RESO Announces “Broker Breakthrough” with New IDX Data Standards
The New Data DictionaryThe new Data Dictionary 1.7 update includes an IDX data standard for Broker Reciprocity that has 219 fields related to the property. This new standard allows the same MLS property listing information from different MLSs to be delivered to brokers.
IDX is an essential tool for brokers as it enables them the right to display each other’s listings on websites and mobile apps. This move solves a common problem that occurs when brokers are members of more than one MLS. Because the IDX information that brokers currently receive is not standardized, brokers must spend time and resources to “normalize” the property information they collect from different MLSs before using it. The new requirement is expected to be applauded by the brokerage industry, which has pushed for IDX standardization.
“IDX standardization is now a reality,” said Art Carter, Chair of the RESO Board and CEO of California Regional MLS (CRMLS). “This has been a top priority for our Broker Advisory Group, and we are pleased to deliver a solution that the broker community has wanted to serve consumers better,” he added.
Exceptionally Good News
David Gumpper, who Chairs the RESO Broker Advisory Group, said, “This is exceptionally good news for brokers and for every IDX technology firm. It means quicker time to market and that brokers will be able to expand into new markets faster. If all MLSs follow NAR mandates, we will have the highest quality and consistency of IDX data going out across all markets. This gives consumers access consistently to the best information. Agents and brokers look better when the information we give consumers is better. We’ve been lobbying for an IDX standard for years, and now RESO is delivering a major breakthrough for brokers.”
Also, for the first time, the RESO Data Dictionary 1.7 update mandates that MLS organizations must implement the RESO Data Dictionary on the RESO Web API to obtain certification for the new version. This certification combines the validation of a company’s system to structure real estate information to RESO standards and the ability to communicate the information to others through an Application Programming Interface (API).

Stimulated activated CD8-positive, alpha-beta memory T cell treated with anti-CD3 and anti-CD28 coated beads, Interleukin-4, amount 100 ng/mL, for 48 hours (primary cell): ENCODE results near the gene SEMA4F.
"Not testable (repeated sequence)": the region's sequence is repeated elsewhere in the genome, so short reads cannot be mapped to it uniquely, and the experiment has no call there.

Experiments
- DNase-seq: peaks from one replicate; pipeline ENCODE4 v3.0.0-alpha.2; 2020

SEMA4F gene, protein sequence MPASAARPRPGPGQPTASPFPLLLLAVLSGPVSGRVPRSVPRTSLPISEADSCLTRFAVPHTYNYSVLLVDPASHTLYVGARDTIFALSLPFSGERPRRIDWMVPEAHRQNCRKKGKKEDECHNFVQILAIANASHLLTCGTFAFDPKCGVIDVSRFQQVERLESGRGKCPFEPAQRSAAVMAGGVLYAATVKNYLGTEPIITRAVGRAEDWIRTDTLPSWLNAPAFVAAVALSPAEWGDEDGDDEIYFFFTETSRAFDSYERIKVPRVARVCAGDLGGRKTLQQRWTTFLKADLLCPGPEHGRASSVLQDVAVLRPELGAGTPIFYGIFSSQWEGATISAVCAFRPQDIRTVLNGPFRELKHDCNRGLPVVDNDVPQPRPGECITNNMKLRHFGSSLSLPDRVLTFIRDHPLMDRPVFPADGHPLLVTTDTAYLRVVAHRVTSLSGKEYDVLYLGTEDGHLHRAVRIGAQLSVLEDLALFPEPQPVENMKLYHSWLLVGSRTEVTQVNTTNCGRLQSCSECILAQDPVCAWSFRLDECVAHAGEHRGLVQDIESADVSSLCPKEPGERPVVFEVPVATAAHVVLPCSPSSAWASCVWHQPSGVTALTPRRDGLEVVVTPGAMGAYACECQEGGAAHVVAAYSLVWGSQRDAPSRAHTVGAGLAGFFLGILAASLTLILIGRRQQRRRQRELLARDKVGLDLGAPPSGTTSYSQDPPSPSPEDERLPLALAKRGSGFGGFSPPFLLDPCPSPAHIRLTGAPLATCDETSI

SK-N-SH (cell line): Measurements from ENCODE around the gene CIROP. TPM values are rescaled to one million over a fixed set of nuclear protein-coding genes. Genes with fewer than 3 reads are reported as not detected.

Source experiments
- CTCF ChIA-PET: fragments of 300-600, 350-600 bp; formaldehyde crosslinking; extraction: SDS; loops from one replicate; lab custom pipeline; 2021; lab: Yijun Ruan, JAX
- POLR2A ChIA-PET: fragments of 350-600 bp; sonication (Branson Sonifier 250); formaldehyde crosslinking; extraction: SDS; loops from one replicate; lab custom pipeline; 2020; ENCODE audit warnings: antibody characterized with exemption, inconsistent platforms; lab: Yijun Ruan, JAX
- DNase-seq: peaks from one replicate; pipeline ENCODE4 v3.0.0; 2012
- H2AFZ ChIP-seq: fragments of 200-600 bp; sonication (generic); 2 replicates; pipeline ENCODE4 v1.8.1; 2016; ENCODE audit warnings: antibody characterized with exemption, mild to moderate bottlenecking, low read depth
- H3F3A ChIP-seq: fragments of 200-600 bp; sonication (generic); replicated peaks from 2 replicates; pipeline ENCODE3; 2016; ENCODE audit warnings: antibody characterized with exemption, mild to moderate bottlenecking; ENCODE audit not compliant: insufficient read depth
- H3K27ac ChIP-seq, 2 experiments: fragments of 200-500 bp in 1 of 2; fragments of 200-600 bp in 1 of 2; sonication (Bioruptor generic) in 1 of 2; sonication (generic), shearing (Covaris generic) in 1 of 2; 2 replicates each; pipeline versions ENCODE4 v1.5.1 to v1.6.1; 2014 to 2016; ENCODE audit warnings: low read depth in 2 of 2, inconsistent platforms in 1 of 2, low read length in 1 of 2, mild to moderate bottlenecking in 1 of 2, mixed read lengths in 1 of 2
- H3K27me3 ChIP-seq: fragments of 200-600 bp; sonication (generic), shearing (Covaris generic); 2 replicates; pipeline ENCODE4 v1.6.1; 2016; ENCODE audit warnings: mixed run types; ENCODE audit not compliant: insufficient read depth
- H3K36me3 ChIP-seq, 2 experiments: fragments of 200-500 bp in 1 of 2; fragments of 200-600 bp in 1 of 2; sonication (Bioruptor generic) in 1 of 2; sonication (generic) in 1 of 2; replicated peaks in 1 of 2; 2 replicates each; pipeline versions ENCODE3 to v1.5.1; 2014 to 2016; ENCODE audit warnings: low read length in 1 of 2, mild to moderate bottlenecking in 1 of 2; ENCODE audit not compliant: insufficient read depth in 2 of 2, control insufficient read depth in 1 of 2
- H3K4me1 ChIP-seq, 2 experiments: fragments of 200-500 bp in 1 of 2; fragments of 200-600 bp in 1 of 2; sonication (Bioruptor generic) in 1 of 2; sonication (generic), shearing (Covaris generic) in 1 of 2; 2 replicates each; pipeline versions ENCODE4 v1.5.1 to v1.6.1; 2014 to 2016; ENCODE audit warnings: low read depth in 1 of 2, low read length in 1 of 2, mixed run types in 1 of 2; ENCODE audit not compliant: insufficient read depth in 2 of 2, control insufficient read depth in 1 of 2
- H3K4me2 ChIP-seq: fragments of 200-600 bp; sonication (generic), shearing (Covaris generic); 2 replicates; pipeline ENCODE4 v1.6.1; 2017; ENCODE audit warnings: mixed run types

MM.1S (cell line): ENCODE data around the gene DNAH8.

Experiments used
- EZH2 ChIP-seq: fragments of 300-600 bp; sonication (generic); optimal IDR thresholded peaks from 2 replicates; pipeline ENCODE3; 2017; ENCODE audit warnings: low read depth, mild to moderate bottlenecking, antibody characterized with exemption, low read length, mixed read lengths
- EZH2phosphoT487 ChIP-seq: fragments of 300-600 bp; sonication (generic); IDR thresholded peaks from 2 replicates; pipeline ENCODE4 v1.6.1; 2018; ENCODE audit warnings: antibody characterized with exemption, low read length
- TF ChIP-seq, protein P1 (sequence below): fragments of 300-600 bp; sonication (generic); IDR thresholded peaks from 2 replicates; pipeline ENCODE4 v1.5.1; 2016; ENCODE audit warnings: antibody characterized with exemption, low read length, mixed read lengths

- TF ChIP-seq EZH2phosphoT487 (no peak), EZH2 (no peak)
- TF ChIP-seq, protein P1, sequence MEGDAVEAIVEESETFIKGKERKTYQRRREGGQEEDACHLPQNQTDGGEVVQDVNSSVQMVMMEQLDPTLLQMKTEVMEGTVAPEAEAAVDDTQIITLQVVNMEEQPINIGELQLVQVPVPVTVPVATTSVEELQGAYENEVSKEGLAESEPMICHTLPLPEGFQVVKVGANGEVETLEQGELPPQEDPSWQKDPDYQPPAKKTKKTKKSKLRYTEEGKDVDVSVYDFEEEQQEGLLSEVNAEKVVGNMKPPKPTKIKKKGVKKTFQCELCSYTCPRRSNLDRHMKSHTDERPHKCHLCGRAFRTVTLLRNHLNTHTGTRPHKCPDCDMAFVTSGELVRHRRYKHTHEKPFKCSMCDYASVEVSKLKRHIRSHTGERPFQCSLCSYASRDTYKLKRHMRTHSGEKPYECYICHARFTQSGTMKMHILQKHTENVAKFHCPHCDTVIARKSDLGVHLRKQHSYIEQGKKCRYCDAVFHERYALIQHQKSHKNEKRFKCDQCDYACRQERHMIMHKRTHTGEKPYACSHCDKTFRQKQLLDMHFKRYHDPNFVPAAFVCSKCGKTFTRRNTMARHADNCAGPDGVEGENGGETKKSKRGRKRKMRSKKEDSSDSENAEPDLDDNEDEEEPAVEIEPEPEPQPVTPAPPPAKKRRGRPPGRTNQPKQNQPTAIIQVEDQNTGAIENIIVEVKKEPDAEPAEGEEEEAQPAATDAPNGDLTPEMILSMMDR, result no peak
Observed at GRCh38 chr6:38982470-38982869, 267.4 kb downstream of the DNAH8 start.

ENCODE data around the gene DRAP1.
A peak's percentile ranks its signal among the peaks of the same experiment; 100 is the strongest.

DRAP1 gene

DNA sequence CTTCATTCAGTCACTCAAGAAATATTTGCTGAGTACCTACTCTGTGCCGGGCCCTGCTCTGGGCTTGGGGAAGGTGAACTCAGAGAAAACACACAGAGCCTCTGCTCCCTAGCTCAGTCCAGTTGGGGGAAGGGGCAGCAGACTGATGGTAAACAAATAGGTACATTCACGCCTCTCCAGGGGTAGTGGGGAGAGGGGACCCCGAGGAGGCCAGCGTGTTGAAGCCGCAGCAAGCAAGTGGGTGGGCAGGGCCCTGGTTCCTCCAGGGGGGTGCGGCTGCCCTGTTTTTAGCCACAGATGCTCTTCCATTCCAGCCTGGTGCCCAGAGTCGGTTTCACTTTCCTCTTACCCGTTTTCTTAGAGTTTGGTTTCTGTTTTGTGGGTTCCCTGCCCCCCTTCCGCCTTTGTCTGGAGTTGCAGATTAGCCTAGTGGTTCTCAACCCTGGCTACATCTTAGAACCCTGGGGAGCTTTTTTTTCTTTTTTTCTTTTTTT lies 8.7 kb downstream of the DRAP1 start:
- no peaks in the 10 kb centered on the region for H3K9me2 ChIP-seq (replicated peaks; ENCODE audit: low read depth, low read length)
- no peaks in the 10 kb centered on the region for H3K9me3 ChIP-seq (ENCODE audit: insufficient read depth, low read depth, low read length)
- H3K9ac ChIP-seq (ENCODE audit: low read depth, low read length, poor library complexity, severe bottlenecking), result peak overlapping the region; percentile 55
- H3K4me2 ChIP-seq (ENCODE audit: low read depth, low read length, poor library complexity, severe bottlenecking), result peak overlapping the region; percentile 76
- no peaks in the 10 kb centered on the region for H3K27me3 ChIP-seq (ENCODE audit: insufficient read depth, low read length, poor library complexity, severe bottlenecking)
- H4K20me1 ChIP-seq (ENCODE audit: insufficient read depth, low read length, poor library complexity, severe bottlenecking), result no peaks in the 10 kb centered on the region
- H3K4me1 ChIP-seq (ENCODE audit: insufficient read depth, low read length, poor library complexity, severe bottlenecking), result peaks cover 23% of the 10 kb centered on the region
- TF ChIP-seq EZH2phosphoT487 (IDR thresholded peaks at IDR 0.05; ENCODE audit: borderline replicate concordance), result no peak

“The RESO Web API is the future for standardizing real estate data,” said Carter, “This will allow us to award MLSs RESO Data Dictionary and RESO Web API certifications instantly when the Data Dictionary is implemented on a certified RESO Web API platform,” he added.
Carter notes the RESO Data Dictionary is available to more than 1.3 million members of Multiple Listing Services (MLSs) nationwide – predominately real estate agents and brokers – mostly through a communication standard called RETS. Carter explains that RESO wants to see full MLS migration from RETS – a technology created in 1999 – to modernize how real estate information is communicated through current robust and responsive Web API technology.
In layman terms, the transition to APIs will mean that more real estate agents and brokers will gain access to the most current and accurate data available, thus delivering the right information to their consumers.